Heart attacks more likely where traffic is louder

The louder the traffic near people's homes, the greater their risk of heart attack, a new study from Denmark says.

The researchers tracked more than 50,000 study participants for nearly 10 years and found that for every 10 decibels of added roadway traffic noise, the risk of heart attack increased 12 percent.

Read more about the study here:

24/7 corporate jet takeoffs are coming!

Why Surrounding Neighborhoods Need to Fear Airport Development Plans - May 10, 2010

Letter to Mayor and City Council - Mar 19, 2012

The City has a big surprise for you! - READ THE FLYER HERE

March 30, 2012

Dear Airport Neighbors:

Most of you know that Citizens Against Airport Pollution, the airport watchdog group known as CAAP, filed a lawsuit against the City of San Jose because the City had approved a Major Amendment to the 1997 Airport Master Plan without an Environmental Impact Report. This suit is still pending and should be heard in summer of 2012.

This Major Amendment seeks to develop acreage on the West side of the airport exclusively for corporate jet facilities. A fleet of these jets will be leased, rented or time shared with Silicon Valley companies by a new developer yet to be selected by the city. These corporate jets will fly CEOs in and out of San Jose 24/7. Because these corporate jets are quieter than most commercial jets (yet still incredibly loud) they are specifically exempt from our curfew. The city is quick to point out that this plan will not modify nor end our curfew. While this is true, it will promote unlimited nighttime flights which will erode our quality of life.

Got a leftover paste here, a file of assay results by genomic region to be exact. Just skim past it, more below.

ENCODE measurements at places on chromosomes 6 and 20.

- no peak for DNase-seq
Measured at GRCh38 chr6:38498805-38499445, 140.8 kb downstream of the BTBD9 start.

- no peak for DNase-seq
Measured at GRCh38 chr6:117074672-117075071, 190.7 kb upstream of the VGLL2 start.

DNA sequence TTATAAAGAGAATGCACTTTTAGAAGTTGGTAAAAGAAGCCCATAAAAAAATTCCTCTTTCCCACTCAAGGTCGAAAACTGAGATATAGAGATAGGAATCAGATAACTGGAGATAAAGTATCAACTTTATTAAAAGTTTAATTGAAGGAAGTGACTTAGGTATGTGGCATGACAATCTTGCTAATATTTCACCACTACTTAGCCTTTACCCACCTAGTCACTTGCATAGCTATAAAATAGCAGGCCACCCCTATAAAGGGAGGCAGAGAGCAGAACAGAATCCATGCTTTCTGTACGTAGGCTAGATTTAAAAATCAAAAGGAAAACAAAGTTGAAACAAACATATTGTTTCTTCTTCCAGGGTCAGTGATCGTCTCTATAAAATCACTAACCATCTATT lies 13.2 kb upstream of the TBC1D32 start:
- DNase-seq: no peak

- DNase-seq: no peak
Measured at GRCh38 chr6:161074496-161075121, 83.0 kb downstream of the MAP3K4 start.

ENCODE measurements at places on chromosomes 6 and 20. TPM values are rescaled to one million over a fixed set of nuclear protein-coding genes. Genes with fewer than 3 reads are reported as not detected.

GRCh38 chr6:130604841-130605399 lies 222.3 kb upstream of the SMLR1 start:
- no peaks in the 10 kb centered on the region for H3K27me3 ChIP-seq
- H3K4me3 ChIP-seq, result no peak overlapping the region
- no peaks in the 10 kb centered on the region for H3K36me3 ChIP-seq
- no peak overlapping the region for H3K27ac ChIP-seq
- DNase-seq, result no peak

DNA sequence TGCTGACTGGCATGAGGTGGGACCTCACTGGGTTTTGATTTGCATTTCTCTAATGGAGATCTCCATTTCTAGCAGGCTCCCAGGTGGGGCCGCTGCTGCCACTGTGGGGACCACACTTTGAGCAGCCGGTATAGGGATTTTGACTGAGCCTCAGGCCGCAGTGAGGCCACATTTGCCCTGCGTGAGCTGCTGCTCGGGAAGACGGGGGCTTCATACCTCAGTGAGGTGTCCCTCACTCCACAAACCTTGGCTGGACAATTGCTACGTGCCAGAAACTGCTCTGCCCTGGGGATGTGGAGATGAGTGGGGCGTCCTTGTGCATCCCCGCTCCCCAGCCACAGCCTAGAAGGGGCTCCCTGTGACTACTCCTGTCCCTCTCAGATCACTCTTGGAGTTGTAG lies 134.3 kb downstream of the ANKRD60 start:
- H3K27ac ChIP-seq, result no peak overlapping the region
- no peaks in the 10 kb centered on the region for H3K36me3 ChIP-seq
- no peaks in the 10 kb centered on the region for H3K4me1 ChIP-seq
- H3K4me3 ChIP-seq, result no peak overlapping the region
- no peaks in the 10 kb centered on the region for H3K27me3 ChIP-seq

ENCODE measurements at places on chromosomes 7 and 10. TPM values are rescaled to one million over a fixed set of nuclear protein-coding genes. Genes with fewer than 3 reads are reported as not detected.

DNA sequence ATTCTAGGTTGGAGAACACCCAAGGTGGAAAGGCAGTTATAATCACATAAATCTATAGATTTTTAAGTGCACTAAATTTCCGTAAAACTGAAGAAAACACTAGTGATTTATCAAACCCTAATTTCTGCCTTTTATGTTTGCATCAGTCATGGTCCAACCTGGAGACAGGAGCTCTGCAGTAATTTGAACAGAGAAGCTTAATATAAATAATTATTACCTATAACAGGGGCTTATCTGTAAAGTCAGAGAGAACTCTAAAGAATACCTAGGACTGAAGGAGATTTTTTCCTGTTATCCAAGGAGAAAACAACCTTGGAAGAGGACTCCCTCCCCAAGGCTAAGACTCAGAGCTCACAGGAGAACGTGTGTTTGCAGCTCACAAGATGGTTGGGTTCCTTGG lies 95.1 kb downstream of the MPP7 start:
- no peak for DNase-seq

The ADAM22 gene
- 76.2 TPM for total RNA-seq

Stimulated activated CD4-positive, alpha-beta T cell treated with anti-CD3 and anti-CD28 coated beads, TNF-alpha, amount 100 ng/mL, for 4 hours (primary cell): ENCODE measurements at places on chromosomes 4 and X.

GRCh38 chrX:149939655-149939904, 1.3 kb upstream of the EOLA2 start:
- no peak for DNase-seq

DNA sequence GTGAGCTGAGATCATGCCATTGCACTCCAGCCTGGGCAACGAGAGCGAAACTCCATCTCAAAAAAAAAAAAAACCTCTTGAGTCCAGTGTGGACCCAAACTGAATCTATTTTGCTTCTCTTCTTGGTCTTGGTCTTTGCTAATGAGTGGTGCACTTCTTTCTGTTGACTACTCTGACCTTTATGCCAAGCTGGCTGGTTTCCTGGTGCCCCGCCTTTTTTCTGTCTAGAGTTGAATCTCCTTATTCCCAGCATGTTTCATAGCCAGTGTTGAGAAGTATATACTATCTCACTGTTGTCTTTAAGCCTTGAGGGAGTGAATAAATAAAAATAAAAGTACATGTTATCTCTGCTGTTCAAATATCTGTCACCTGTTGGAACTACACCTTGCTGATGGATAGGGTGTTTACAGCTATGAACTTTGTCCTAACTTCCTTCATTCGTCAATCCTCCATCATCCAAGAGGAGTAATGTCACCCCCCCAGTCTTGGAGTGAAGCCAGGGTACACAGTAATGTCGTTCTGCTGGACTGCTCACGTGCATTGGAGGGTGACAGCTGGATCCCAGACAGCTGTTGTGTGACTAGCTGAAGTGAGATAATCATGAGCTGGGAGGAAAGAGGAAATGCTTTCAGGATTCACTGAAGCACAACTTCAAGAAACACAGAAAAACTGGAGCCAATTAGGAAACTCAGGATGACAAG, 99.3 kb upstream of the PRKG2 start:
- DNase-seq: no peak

The City is now ready to take the first step toward making this development happen. This first step is on the City Council agenda on the afternoon of April 3. It is agenda item 6.2, ”Approval of Minimum Standards for Development of Lands on the West Side of the Norman Y. Mineta San Jose International Airport and Accept Key RFP Terms and Conditions for a New Fixed Base Operator.

Some council members seek to pacify the community by declaring that the curfew is safe and no one is seeking to revoke it. However this misses the point. Other council members claim there is no plan, just simply a request for proposals. This comment is overtly disingenuous. We need council members who have the courage to stand with the neighborhoods. CAAP's Steering Committee is asking all Neighborhood Associations in the vicinity of the San Jose International Airport to send a representative to the April 3, council meeting at City Hall, to request the San Jose City Council to:

a. Defer the RFP until the Federal Aviation Administration has made a determination regarding the future of Runway 11-29.

b. Broaden the RFP and identify alternative airport development that is profitable and more environmentally sensitive.

c. Seek future development that does not promote additional nighttime flights